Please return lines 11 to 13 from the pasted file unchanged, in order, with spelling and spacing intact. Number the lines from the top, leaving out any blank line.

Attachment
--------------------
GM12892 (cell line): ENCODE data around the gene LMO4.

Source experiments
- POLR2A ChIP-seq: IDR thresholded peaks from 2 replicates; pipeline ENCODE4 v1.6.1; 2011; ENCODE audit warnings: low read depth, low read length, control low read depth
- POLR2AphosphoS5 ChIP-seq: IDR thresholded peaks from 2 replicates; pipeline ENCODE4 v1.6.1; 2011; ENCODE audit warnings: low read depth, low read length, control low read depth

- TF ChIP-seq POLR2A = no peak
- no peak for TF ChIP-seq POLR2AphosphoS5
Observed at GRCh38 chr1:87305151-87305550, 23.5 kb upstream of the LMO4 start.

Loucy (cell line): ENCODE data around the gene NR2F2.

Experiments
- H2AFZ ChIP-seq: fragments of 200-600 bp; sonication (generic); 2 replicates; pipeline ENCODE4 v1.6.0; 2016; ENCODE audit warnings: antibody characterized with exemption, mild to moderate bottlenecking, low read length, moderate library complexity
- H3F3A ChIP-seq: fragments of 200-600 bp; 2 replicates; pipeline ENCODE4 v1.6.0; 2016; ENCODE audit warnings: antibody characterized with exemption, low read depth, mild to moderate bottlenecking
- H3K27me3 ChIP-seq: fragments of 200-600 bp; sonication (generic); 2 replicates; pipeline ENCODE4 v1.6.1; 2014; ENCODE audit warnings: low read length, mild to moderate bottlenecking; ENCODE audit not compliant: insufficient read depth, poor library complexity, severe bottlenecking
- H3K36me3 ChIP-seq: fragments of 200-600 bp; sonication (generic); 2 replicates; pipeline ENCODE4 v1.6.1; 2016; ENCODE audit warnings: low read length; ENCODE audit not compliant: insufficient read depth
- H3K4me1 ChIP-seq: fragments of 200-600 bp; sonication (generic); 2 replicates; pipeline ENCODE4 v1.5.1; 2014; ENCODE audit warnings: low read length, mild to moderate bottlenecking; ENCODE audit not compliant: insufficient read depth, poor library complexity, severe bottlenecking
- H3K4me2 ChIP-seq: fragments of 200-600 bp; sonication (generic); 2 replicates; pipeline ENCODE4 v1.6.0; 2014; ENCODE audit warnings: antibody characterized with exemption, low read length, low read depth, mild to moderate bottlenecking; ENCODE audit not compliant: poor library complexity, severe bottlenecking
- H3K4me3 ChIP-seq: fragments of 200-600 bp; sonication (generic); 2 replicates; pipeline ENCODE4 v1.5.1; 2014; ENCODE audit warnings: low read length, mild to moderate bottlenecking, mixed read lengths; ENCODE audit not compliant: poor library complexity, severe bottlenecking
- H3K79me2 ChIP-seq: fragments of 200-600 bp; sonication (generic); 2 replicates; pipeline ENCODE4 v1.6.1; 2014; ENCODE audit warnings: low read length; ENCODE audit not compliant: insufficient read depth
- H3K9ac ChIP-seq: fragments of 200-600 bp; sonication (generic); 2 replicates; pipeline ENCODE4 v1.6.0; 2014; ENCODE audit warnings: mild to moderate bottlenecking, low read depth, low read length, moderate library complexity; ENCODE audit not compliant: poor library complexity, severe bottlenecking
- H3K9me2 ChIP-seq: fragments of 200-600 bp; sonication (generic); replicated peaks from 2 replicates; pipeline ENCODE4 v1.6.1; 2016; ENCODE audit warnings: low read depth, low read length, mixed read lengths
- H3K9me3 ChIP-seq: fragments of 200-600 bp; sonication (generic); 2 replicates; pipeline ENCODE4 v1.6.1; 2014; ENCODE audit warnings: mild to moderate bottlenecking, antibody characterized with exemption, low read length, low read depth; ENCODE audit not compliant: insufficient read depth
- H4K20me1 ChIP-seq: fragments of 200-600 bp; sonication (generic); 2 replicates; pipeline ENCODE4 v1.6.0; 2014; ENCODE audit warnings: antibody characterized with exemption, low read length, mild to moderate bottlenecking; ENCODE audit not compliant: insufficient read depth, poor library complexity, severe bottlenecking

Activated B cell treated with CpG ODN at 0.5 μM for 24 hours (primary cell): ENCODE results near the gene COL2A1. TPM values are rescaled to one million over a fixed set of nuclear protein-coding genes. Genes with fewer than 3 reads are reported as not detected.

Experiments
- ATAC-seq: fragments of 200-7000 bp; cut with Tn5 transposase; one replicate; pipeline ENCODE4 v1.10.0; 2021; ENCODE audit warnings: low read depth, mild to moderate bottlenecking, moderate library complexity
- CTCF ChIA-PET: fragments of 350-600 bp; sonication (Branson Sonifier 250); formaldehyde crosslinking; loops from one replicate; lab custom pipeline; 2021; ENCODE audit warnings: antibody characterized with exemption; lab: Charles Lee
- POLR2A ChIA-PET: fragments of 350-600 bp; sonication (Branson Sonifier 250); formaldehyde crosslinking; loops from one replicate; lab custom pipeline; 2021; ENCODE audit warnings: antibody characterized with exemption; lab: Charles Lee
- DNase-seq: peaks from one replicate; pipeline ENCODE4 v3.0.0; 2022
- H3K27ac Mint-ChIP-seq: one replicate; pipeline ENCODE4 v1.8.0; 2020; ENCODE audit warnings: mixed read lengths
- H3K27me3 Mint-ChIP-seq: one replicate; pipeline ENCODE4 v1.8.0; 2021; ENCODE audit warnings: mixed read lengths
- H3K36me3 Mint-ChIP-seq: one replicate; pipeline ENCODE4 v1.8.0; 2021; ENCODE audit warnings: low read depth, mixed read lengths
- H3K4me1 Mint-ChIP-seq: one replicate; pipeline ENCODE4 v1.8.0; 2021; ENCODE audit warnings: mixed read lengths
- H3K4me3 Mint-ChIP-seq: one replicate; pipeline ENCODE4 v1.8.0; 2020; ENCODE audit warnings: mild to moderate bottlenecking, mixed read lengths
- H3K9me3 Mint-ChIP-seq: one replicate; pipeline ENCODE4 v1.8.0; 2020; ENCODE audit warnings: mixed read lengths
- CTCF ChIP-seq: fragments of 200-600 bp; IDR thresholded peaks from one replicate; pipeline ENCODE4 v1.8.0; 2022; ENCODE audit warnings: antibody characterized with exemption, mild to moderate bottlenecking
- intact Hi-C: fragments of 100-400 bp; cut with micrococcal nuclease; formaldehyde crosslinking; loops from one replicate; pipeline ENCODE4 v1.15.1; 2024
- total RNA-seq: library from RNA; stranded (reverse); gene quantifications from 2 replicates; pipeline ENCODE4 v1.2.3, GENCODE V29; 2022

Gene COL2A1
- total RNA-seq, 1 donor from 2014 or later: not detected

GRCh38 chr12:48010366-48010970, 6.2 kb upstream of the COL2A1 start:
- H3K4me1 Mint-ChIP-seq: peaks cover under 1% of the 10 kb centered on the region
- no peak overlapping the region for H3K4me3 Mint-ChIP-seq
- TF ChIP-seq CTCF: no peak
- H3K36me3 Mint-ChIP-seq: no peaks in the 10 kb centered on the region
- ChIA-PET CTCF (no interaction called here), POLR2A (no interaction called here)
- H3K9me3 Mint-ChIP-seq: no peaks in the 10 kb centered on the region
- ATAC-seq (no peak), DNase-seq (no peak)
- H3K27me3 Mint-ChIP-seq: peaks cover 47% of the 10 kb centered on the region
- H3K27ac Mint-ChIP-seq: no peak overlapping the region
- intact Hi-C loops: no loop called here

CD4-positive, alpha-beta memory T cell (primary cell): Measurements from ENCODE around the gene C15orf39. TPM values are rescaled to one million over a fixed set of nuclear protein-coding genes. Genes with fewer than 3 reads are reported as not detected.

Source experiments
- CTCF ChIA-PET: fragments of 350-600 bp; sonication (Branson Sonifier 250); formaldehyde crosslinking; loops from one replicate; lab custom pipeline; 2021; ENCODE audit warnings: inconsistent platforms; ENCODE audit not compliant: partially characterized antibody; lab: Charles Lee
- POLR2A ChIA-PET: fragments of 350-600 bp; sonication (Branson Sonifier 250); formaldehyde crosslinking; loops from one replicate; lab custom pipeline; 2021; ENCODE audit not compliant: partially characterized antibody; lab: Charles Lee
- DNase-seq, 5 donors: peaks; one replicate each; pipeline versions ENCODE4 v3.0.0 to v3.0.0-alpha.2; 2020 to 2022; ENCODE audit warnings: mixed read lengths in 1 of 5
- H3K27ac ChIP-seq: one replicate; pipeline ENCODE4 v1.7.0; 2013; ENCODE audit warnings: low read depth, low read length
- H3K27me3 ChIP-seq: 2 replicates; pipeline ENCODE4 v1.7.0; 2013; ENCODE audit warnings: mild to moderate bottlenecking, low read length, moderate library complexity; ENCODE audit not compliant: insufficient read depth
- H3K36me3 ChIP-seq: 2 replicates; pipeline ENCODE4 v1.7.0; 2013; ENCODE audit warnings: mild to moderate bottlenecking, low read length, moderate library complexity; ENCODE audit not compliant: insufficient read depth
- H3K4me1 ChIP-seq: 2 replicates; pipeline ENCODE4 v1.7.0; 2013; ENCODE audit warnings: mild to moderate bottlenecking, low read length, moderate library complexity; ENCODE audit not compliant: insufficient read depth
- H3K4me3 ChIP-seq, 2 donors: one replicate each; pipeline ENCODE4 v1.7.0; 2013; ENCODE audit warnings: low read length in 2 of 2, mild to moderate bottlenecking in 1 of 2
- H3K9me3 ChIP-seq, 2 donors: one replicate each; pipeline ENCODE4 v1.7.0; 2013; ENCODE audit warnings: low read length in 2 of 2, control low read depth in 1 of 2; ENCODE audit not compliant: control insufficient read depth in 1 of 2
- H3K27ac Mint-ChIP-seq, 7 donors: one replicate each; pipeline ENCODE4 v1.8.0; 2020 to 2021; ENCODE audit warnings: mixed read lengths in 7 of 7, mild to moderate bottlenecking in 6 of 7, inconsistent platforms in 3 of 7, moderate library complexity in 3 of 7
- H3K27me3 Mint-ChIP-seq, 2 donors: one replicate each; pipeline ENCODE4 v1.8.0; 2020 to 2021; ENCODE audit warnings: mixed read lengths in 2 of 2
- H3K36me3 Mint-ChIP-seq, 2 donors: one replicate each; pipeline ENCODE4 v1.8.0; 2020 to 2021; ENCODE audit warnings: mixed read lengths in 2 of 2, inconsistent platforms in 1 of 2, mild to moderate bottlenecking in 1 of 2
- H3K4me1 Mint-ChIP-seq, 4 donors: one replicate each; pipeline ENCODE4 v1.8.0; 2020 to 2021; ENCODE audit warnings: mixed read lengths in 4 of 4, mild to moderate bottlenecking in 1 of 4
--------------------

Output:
- H3F3A ChIP-seq: fragments of 200-600 bp; 2 replicates; pipeline ENCODE4 v1.6.0; 2016; ENCODE audit warnings: antibody characterized with exemption, low read depth, mild to moderate bottlenecking
- H3K27me3 ChIP-seq: fragments of 200-600 bp; sonication (generic); 2 replicates; pipeline ENCODE4 v1.6.1; 2014; ENCODE audit warnings: low read length, mild to moderate bottlenecking; ENCODE audit not compliant: insufficient read depth, poor library complexity, severe bottlenecking
- H3K36me3 ChIP-seq: fragments of 200-600 bp; sonication (generic); 2 replicates; pipeline ENCODE4 v1.6.1; 2016; ENCODE audit warnings: low read length; ENCODE audit not compliant: insufficient read depth